Ashford & Simpson

As songwriters and performers, Ashford & Simpson have long ranked among the most acclaimed and admired creative couples in contemporary music. Their award-winning collaborations began, incredibly, over four decades ago in 1964. After meeting in New York at the White Rock Baptist Church, they recorded an original song, “I’ll Find You,” calling themselves “Valerie & Nick.” Nickolas Ashford had just moved to New York from Detroit in pursuit of a theater career, having completed a course in modern dance at the University of Michigan. Homeless upon arrival, he happened upon Bronx native Valerie Simpson, who had studied piano since the age of five, and was playing and singing with the Harlem church’s legendary choir.

Nick joined the choir and the two began writing songs. They were soon signed to the legendary Scepter Records as staff songwriters, breaking through in 1966 when Ray Charles landed a major hit with their composition “Let’s Go Get Stoned.” This led to their signing with Motown Records, where they penned the classic Marvin Gaye / Tammi Terrell hits “Ain’t No Mountain High Enough,” “Your Precious Love,” “Ain’t Nothing Like the Real Thing,” “You’re All I Need to Get By,” and “Good Lovin’ Ain’t Easy to Come By.” They also wrote hits for other Motown greats, most notably Diana Ross who launched her solo career with a hit remake of “Ain’t No Mountain High Enough” that was also produced by Ashford & Simpson, as were such later Ashford & Simpson–written hits as “Reach Out and Touch (Somebody’s Hand)” and “The Boss.”

It was with Warner Bros. Records that the by now married Ashford & Simpson fully realized their artistic vision. From 1973 to 1981 they released nine albums, yielding such unforgettable hits as “Send It,” “Don’t Cost You Nothin’,” “It Seems to Hang On,” “Love Don’t Make it Right,” “Is It Still Good to Ya,” and “Found a Cure.” The hit-making continued after a move to Capitol Records in 1982, with “Street Corner,” “Highrise,” “I’ll Be There for You,” and of course, “Solid,” which topped the R&B chart in 1984 and crossed over to No. 12 on the pop singles chart. All the while they continued writing and producing for other artists, including Ben E. King, Gladys Knight and the Pips, Chaka Khan (writing her hit “I’m Every Woman”), and Quincy Jones.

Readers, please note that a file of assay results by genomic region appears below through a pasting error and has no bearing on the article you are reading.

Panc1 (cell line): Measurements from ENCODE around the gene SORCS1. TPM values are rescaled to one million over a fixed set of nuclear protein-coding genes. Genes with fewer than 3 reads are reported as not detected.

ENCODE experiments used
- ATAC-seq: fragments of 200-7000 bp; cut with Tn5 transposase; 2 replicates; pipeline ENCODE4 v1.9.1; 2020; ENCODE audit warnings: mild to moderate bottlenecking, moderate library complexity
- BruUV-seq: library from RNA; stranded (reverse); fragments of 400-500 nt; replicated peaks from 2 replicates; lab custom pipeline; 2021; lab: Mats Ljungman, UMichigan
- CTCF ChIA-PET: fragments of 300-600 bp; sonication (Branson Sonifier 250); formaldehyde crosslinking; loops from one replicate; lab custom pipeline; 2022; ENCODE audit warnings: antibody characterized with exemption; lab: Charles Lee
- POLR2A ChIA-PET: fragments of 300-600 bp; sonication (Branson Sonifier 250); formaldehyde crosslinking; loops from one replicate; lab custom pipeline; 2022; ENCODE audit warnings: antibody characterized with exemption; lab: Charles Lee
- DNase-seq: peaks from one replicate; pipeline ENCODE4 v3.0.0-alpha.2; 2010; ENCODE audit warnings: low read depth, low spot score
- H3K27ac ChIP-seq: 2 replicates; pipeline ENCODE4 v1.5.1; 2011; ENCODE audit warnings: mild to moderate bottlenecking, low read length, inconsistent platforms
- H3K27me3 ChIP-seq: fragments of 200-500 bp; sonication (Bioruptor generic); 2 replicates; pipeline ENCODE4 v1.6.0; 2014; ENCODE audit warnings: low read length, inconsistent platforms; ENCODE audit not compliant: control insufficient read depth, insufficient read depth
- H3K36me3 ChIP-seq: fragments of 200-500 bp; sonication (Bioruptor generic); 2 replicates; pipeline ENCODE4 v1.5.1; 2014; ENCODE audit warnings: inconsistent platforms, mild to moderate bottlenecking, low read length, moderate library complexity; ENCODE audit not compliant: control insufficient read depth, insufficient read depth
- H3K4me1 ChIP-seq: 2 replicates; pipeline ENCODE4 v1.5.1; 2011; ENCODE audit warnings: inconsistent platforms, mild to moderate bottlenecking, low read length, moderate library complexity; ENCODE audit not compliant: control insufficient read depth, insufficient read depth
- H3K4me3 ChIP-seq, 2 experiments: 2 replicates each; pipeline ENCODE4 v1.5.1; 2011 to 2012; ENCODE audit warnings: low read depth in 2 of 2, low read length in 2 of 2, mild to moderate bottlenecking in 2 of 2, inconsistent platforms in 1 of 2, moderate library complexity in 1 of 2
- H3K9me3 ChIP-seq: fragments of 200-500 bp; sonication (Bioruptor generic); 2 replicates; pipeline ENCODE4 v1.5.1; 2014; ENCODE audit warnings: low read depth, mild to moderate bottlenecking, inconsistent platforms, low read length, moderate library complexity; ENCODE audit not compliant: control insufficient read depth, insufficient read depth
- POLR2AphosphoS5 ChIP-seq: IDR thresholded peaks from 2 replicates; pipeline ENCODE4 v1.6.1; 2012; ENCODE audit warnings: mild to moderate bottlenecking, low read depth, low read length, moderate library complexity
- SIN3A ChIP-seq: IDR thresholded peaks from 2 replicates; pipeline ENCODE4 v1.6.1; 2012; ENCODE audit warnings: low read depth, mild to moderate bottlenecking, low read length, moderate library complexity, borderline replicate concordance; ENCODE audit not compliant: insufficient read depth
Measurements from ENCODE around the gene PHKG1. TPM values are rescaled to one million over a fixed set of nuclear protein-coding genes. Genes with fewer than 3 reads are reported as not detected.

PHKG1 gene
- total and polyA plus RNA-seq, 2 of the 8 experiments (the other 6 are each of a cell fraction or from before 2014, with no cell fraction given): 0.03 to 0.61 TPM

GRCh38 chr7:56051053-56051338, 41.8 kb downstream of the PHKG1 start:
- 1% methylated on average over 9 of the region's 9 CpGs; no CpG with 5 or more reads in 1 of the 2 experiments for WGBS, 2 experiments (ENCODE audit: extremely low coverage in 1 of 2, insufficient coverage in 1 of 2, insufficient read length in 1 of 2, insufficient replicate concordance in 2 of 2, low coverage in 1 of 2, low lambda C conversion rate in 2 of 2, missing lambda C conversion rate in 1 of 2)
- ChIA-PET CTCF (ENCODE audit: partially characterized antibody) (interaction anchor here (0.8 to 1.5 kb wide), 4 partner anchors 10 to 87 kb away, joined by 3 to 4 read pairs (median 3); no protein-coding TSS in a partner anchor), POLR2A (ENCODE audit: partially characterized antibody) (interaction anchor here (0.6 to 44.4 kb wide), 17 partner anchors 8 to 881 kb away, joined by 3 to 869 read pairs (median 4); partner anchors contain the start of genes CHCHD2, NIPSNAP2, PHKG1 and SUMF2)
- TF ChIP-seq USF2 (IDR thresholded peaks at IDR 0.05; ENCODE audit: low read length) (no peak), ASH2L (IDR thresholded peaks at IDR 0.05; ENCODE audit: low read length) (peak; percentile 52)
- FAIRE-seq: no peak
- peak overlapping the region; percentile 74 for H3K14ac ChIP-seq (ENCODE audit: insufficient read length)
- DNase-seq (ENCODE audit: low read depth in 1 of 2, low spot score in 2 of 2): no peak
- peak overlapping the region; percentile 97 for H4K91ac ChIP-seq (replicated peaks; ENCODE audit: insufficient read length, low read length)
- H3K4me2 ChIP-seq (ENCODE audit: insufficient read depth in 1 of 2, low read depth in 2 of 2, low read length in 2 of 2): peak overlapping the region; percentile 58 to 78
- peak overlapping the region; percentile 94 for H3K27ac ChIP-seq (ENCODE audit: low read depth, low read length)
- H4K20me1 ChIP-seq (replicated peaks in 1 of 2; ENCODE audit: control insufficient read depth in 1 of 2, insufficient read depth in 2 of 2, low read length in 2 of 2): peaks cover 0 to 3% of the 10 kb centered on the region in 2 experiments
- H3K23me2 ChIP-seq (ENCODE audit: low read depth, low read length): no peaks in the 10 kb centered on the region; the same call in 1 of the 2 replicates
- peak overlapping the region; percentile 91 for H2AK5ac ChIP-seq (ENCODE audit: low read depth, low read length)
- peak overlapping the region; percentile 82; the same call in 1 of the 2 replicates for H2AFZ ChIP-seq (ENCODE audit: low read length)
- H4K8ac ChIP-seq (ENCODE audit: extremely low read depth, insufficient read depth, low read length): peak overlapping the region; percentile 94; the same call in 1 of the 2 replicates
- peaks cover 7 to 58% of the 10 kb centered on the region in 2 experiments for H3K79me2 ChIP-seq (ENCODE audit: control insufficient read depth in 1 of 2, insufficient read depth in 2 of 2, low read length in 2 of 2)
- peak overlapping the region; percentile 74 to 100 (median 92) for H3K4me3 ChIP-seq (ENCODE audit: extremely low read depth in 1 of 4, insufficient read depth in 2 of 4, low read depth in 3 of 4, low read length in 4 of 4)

In 1996 Nick and Val formed their own label, Hopsack & Silk, and released Been Found, an acclaimed music/poetry album collaboration with their friend Maya Angelou. That same year the ASCAP presented them with its highest honor, the Founder's Award, and in 1999 they received the Pioneer Award from the prestigious Rhythm & Blues Foundation. In 2002 they joined the pantheon of popular music songwriters when they were inducted into the Songwriters Hall of Fame.

Their music remains continuously in play: Ryan Shaw’s Grammy-nominated cover of “I Am Your Man” in the Best Traditional R&B Vocal Performance category returns an Ashford & Simpson Motown-era composition (originally recorded by the likes of the Four Tops and Bobby Taylor) to the forefront. Indeed, hardly a year goes by without some notable artist reviving an Ashford & Simpson classic, as Whitney Houston did in 1993 with “I’m Every Woman”; as Method Man and Mary J. Blige did in 1995 with their Grammy-winning medley of “I’ll Be There For You / You’re All I Need To Get By”; or most recently, as Amy Winehouse did on “Tears Dry on Their Own,” which built on the music from “Ain’t No Mountain High Enough.”

And of all the many honors and awards that have been earned and bestowed upon them, two stand out as special milestones. For Val, it’s her name on a street sign in the Bronx Walk of Fame, in commemoration of her achievements by her proud neighborhood. And Val herself presented Bryant Park with a park bench inscribed with “Nick Ashford slept here,” symbolizing the long journey they’ve traveled together since that fateful day at White Rock Baptist.

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Jessye Norman